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Optimal performance of closed-loop, ground-source heat pumps (ground-coupled heat pumps) is dependent upon the thermal properties of the backfill in the annular region between the ground heat exchanger (GHEX) tubes and the outer bore wall. Equally important is the protection of groundwater aquifers from contaminants that may flow from the surface or other aquifers through poorly sealed boreholes. Conventional cement and bentonite-based grouts have relatively low thermal conductivities. Loop requirements often increase beyond the allotted budget in applications where regulatory bodies require the entire heat exchanger length to be grouted.

This paper reports on the results of four mixes of thermally enhanced cementitious grouts. Four grouts were evaluated in a test stand to minimize the impact of external factors typically present in field tests. The test stand accepts up to 6 in. (15 cm) ground heat exchangers in a 10 ft (3 m) test section. Controlled testing is performed in either the cooling mode (loop above 85°F [29°C]) or heating mode (loop at 32°F [0°C]), and the temperature of the outer bore wall is held constant with a groundwater source.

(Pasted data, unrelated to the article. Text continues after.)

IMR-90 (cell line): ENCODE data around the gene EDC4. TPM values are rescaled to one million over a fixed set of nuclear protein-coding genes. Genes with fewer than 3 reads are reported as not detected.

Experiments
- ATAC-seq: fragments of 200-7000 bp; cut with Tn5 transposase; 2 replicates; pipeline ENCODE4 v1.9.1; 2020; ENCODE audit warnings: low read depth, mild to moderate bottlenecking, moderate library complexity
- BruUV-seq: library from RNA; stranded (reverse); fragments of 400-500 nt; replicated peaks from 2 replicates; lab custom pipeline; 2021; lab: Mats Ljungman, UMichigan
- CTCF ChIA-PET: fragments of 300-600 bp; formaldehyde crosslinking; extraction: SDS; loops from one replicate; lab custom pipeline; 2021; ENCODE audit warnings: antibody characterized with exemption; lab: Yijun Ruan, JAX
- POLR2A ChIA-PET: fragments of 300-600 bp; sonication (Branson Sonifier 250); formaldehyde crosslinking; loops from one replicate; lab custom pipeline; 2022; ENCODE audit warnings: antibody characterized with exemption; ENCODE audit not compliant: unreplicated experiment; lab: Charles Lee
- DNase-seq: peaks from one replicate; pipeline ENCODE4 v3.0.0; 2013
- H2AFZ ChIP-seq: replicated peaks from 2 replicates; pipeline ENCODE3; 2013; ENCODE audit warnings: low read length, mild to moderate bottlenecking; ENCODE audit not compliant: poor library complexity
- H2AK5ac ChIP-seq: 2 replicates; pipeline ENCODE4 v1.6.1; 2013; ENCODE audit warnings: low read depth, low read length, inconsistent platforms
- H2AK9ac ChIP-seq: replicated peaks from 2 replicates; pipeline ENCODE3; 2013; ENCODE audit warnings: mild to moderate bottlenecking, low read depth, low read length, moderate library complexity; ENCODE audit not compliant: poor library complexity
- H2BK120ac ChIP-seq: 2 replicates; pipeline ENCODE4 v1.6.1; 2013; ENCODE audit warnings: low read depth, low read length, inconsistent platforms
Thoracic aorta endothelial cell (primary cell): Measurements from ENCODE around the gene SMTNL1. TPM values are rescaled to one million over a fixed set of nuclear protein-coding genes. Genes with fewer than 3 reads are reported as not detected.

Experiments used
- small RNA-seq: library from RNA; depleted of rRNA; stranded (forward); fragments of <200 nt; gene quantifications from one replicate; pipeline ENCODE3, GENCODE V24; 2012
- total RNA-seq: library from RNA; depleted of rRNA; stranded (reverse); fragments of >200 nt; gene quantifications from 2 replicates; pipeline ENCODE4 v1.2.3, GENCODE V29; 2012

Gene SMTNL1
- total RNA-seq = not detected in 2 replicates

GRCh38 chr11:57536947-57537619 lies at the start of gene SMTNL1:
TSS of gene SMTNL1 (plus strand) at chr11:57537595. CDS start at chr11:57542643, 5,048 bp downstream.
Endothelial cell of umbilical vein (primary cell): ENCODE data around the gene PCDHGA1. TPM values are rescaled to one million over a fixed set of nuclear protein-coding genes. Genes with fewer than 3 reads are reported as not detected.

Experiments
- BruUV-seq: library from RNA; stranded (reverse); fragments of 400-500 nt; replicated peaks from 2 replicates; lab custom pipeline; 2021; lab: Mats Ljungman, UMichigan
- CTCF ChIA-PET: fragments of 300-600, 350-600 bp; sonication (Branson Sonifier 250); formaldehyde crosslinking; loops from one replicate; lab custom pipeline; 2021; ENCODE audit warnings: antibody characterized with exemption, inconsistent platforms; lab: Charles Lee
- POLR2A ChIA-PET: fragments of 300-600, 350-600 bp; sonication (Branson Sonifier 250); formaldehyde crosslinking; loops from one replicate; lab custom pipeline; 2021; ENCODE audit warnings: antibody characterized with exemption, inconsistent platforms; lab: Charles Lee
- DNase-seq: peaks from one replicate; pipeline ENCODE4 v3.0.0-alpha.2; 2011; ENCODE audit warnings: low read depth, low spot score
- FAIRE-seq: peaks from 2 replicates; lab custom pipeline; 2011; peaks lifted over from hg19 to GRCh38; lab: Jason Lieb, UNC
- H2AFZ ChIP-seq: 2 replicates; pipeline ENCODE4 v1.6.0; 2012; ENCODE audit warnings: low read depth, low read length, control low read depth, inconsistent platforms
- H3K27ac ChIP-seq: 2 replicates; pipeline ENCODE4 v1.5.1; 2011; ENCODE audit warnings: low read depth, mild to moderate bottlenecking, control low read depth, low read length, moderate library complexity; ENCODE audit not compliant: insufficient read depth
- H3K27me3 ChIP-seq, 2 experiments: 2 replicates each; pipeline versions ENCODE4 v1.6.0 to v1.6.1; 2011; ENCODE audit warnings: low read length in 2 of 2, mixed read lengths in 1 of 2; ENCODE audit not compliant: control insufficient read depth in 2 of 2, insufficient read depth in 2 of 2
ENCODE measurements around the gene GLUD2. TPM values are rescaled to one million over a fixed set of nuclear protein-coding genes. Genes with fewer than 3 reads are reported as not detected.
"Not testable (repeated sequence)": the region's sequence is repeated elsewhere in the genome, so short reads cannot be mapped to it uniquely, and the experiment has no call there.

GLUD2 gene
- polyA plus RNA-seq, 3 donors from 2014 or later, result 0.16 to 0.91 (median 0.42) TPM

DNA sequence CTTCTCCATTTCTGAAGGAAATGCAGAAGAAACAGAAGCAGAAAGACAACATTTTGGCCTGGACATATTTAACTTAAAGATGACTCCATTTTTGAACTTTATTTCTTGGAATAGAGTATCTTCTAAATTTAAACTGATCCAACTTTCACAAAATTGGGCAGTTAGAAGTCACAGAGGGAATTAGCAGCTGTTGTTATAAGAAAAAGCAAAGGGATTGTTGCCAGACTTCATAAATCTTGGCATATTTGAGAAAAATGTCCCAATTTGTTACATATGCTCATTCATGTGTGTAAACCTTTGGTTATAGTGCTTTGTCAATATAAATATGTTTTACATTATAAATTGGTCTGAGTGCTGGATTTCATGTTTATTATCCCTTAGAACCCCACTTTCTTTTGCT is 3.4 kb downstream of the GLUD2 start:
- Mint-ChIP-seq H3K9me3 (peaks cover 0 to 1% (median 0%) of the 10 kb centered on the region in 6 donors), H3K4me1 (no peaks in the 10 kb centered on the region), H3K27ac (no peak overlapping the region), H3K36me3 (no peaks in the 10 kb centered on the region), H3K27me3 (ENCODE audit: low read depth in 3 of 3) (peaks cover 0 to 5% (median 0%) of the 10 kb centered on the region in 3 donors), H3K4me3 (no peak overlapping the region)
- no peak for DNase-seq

Results indicate cement grouts that are enhanced with low-cost additives have thermal conductivities three to four times as large as conventional high-solids bentonite grouts. This would result in reduced heat exchanger lengths compared to those grouted with bentonite. There appears to be no measurable increase in overall borehole resistance due to separation of the colder tubes from the grout in the heating mode. This discussion does not include pumpability, permeability, and material handling issues, which must be thoroughly investigated before any grout can be recommended for use.

Units: Dual

Citation: Symposium, ASHRAE Transactions, vol. 105, pt. 1